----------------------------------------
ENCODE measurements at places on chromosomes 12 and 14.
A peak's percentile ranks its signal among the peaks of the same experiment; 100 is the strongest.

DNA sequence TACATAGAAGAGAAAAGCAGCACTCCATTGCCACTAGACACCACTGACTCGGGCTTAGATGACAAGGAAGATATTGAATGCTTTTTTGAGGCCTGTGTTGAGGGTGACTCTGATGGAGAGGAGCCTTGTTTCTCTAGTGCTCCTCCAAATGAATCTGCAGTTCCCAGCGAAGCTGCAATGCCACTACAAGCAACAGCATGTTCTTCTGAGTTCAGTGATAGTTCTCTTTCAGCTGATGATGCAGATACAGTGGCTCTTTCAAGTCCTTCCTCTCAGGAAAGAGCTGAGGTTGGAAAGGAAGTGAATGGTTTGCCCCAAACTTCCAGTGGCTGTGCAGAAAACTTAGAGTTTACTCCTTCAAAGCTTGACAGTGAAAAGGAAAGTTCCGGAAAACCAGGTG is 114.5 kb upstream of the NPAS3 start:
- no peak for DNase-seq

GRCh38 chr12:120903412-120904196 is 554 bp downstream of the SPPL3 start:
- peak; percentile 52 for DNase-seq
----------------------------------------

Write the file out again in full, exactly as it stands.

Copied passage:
ENCODE measurements at places on chromosomes 12 and 14.
A peak's percentile ranks its signal among the peaks of the same experiment; 100 is the strongest.

DNA sequence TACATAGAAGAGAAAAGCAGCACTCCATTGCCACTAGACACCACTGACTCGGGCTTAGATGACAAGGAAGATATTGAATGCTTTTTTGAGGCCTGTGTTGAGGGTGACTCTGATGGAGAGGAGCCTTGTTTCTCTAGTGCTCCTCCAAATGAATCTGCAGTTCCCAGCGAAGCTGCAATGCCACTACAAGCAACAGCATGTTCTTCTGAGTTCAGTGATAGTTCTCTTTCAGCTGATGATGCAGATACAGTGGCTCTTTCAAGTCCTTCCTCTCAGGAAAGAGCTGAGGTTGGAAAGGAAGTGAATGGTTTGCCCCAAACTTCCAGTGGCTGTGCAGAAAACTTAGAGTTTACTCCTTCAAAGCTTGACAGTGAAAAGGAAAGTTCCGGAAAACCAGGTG is 114.5 kb upstream of the NPAS3 start:
- no peak for DNase-seq

GRCh38 chr12:120903412-120904196 is 554 bp downstream of the SPPL3 start:
- peak; percentile 52 for DNase-seq